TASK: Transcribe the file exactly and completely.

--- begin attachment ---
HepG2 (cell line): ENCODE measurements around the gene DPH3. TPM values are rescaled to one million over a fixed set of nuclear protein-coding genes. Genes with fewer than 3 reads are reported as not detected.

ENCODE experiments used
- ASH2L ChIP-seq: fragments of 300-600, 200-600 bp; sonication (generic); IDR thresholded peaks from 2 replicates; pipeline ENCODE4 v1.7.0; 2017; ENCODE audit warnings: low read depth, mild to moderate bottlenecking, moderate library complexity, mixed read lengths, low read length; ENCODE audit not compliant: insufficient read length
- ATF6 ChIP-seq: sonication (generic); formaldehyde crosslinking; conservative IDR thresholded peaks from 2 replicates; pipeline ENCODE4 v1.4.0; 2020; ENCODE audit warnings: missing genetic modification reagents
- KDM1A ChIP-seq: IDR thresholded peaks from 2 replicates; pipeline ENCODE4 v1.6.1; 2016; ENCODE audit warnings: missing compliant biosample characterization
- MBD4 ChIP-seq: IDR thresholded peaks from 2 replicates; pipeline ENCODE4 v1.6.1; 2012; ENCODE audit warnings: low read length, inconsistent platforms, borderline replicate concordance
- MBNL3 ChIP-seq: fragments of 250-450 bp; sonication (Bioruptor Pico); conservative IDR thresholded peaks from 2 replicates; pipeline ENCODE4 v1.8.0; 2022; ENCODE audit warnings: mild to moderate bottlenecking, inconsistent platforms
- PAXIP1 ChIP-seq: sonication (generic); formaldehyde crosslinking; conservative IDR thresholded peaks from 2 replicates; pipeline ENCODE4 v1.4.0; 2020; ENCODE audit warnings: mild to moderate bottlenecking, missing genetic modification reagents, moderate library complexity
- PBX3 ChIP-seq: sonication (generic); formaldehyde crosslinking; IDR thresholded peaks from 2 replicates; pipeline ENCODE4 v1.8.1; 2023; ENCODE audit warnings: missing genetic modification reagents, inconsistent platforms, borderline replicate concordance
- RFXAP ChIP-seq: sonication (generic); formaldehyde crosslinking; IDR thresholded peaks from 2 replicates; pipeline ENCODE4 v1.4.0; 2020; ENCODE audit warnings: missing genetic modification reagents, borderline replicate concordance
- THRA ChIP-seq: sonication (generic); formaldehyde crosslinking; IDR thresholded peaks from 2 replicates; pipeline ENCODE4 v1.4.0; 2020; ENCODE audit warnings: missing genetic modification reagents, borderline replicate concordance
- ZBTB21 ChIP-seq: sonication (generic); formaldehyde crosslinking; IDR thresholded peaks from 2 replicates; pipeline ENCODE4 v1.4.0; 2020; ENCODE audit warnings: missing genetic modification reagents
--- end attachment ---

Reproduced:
HepG2 (cell line): ENCODE measurements around the gene DPH3. TPM values are rescaled to one million over a fixed set of nuclear protein-coding genes. Genes with fewer than 3 reads are reported as not detected.

ENCODE experiments used
- ASH2L ChIP-seq: fragments of 300-600, 200-600 bp; sonication (generic); IDR thresholded peaks from 2 replicates; pipeline ENCODE4 v1.7.0; 2017; ENCODE audit warnings: low read depth, mild to moderate bottlenecking, moderate library complexity, mixed read lengths, low read length; ENCODE audit not compliant: insufficient read length
- ATF6 ChIP-seq: sonication (generic); formaldehyde crosslinking; conservative IDR thresholded peaks from 2 replicates; pipeline ENCODE4 v1.4.0; 2020; ENCODE audit warnings: missing genetic modification reagents
- KDM1A ChIP-seq: IDR thresholded peaks from 2 replicates; pipeline ENCODE4 v1.6.1; 2016; ENCODE audit warnings: missing compliant biosample characterization
- MBD4 ChIP-seq: IDR thresholded peaks from 2 replicates; pipeline ENCODE4 v1.6.1; 2012; ENCODE audit warnings: low read length, inconsistent platforms, borderline replicate concordance
- MBNL3 ChIP-seq: fragments of 250-450 bp; sonication (Bioruptor Pico); conservative IDR thresholded peaks from 2 replicates; pipeline ENCODE4 v1.8.0; 2022; ENCODE audit warnings: mild to moderate bottlenecking, inconsistent platforms
- PAXIP1 ChIP-seq: sonication (generic); formaldehyde crosslinking; conservative IDR thresholded peaks from 2 replicates; pipeline ENCODE4 v1.4.0; 2020; ENCODE audit warnings: mild to moderate bottlenecking, missing genetic modification reagents, moderate library complexity
- PBX3 ChIP-seq: sonication (generic); formaldehyde crosslinking; IDR thresholded peaks from 2 replicates; pipeline ENCODE4 v1.8.1; 2023; ENCODE audit warnings: missing genetic modification reagents, inconsistent platforms, borderline replicate concordance
- RFXAP ChIP-seq: sonication (generic); formaldehyde crosslinking; IDR thresholded peaks from 2 replicates; pipeline ENCODE4 v1.4.0; 2020; ENCODE audit warnings: missing genetic modification reagents, borderline replicate concordance
- THRA ChIP-seq: sonication (generic); formaldehyde crosslinking; IDR thresholded peaks from 2 replicates; pipeline ENCODE4 v1.4.0; 2020; ENCODE audit warnings: missing genetic modification reagents, borderline replicate concordance
- ZBTB21 ChIP-seq: sonication (generic); formaldehyde crosslinking; IDR thresholded peaks from 2 replicates; pipeline ENCODE4 v1.4.0; 2020; ENCODE audit warnings: missing genetic modification reagents